Silver Efex Pro

If you haven't guessed already, this one is for creating monochromatic effects (black and white). The software emulates almost 20 classic film types and you can tweak these even further using a variety of styles and effects. Again, the options are comprehensive and allow endless combinations. There is also a History Browser so you easily revert your image back to an earlier stage in the editing process.

HDR Efex Pro

Depending on your point of view, HDR images may or may not be your thing. Certainly, some folk seem to go for what I regard as 'over the top' effects that, to my eyes at least, look nothing like reality. However, like the rest of the collection, HDR Efex Pro offers several options and tools for tweaking your image. You are able to bring back lost highlights, open up shadows, and adjust tonality to achieve your desired result.There also a bunch of presets you can choose from as your starting point.

Color Efex Pro

Color Efex Pro come with 55 filters, allowing you to create a unique look. Again, with the use of control points, you can selectively tweak parts of your image, applying different filters to different parts. This part of the collection is the one to go to if you want to retouch your image, do colour correction or just apply some creative effects.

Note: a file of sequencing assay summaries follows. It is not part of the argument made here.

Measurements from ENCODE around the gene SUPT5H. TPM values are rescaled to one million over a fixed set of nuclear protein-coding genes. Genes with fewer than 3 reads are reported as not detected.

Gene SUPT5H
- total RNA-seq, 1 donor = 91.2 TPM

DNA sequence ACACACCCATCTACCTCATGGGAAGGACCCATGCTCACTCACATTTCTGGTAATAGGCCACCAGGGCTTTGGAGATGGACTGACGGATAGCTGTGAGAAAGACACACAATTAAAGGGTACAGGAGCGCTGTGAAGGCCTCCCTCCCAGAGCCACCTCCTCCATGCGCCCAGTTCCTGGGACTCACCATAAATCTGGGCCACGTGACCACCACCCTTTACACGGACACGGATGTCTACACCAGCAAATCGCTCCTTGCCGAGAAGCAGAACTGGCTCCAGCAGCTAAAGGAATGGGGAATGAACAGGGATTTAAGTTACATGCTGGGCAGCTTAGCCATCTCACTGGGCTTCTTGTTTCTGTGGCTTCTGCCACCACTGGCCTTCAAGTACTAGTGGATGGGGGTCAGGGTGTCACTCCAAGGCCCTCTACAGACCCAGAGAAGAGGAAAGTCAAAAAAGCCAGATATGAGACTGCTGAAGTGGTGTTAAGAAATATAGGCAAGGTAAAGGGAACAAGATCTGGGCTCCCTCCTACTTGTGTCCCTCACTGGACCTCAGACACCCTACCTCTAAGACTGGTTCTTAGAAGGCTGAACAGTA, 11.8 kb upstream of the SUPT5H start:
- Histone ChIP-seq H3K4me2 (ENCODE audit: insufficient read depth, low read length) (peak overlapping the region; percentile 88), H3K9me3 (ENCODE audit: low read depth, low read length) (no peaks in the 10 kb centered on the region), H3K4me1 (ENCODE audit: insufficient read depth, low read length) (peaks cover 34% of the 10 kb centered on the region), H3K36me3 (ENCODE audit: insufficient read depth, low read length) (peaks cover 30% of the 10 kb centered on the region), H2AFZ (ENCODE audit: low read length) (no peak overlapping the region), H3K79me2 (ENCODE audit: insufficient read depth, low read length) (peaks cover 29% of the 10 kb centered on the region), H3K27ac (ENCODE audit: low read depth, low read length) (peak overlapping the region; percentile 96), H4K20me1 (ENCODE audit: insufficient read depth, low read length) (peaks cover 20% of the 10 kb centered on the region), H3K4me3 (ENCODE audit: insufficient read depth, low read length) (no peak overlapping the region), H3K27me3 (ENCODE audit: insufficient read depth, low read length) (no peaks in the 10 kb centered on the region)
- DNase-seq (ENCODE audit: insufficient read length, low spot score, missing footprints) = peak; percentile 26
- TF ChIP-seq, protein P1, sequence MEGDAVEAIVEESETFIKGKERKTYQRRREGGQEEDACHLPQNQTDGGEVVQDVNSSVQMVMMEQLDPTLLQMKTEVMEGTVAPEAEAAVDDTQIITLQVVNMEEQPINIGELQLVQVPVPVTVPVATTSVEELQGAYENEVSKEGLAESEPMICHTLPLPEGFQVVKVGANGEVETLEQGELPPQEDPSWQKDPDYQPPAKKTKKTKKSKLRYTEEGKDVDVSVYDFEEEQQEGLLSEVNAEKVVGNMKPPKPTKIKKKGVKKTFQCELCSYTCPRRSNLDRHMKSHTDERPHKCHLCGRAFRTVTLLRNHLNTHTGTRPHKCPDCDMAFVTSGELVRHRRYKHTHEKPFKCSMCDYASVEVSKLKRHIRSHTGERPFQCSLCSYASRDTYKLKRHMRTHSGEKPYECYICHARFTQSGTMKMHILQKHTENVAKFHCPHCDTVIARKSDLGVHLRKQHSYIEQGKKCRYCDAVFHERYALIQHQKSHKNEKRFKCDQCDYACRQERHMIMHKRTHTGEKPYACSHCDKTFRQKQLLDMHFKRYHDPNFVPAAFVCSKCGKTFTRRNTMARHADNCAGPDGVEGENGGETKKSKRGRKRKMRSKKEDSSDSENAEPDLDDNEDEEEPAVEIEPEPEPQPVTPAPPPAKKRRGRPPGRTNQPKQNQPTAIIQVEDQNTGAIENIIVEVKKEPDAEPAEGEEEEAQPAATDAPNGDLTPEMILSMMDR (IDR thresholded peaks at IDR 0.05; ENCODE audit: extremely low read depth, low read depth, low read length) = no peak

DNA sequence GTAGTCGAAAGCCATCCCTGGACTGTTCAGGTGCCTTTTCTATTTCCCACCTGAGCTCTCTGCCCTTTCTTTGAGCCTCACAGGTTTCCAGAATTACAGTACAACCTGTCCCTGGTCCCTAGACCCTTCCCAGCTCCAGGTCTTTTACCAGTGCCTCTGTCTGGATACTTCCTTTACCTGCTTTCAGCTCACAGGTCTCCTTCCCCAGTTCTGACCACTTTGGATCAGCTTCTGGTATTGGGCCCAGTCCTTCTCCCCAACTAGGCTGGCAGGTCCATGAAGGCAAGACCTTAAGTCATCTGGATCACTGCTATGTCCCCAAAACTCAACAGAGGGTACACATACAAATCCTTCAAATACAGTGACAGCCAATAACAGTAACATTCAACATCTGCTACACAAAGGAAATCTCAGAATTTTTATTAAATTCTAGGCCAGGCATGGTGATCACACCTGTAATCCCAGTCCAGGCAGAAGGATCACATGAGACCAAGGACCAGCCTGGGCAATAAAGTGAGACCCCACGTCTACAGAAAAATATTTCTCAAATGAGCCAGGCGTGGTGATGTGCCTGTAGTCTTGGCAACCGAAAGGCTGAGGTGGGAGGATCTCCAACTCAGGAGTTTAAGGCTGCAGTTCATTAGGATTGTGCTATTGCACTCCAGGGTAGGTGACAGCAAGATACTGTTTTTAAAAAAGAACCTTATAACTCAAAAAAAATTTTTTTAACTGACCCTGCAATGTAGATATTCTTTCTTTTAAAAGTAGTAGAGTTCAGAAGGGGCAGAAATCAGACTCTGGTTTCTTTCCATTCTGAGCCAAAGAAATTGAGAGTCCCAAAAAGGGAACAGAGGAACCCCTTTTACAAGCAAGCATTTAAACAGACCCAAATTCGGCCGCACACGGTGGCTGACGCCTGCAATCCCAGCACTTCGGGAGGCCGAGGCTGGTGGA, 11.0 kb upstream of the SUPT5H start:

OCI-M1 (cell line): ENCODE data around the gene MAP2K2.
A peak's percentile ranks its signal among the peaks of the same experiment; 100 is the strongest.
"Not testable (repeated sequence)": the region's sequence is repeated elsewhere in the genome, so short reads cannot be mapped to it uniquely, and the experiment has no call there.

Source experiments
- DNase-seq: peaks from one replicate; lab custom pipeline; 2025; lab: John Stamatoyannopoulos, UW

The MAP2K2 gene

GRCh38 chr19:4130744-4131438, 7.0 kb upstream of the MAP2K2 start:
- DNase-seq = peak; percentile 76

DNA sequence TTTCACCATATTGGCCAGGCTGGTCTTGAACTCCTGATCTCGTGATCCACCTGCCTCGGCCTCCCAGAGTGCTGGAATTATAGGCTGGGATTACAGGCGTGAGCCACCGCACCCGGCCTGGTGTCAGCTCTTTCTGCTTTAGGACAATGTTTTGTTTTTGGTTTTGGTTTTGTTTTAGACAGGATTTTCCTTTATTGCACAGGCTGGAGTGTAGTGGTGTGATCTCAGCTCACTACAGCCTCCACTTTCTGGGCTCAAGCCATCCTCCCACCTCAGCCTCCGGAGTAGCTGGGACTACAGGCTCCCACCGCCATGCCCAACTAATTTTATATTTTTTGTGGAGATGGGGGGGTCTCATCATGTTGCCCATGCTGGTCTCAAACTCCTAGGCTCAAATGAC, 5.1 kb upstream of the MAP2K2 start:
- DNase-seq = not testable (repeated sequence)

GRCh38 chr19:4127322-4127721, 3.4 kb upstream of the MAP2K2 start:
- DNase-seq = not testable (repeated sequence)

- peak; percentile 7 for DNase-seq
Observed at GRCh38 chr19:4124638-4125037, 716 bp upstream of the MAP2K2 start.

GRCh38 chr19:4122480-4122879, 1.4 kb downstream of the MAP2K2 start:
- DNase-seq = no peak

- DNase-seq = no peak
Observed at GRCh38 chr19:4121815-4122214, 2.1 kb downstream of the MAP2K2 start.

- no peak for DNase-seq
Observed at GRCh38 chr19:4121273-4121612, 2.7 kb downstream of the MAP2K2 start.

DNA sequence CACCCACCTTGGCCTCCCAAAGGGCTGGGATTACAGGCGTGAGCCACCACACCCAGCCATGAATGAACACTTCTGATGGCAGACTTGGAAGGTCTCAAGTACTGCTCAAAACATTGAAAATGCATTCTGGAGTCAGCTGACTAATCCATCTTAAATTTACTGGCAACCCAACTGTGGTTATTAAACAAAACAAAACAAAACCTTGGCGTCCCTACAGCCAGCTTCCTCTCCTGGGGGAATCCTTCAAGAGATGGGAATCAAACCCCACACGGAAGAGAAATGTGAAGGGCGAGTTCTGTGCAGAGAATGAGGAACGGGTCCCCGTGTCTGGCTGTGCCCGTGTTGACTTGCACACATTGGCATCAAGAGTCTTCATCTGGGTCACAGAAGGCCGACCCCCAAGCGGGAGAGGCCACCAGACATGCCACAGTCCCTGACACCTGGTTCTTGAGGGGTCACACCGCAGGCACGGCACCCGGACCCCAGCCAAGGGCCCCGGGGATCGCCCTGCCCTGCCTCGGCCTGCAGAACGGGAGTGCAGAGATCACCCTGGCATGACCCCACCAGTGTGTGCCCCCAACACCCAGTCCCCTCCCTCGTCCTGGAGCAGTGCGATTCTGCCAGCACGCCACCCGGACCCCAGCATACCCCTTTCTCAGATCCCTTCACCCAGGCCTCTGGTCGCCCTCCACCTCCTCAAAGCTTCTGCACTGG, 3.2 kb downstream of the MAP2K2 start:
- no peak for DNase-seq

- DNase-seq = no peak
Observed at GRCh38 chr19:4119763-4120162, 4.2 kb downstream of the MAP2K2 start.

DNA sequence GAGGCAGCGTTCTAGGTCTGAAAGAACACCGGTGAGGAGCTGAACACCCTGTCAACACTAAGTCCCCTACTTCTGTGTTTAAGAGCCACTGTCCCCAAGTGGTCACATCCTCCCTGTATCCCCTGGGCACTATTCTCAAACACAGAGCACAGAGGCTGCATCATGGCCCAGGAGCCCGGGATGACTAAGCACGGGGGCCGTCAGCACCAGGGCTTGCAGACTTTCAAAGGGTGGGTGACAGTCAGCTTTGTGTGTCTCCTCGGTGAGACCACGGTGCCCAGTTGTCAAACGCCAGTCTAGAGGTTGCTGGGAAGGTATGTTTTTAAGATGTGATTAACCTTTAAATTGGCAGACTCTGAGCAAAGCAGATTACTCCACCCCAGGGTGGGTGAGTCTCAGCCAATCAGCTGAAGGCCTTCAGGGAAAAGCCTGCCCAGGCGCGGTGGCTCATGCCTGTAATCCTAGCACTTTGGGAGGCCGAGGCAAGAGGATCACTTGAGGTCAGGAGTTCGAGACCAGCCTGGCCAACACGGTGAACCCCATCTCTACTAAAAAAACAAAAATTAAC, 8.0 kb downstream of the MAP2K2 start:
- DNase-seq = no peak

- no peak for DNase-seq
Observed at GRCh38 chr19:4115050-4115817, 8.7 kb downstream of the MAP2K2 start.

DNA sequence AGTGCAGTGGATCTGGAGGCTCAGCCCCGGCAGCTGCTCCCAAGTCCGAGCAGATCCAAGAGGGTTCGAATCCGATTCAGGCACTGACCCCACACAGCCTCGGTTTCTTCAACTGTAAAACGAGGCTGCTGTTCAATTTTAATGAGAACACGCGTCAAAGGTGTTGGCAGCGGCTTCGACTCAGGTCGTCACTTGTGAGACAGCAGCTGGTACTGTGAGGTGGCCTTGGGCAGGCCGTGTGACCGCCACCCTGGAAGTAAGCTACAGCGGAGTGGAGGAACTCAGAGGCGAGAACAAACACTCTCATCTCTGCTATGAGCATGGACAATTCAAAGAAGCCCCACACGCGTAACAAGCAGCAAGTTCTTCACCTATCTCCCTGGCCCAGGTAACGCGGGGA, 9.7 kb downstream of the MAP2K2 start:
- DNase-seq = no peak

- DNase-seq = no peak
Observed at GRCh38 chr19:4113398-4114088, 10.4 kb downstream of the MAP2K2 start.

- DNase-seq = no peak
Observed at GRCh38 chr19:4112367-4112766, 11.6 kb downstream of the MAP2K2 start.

Viveza is described as offering "Selectively adjust the colour and tonality of your images without complicated masks or selections" and it certainly offers plenty of options to do just that. You can adjust brightness, contrast, saturation, shadows, red, green, blue, hue, and warmth. As with the other parts of the collection, you can also tweak your image selectively, offering almost endless possibilities.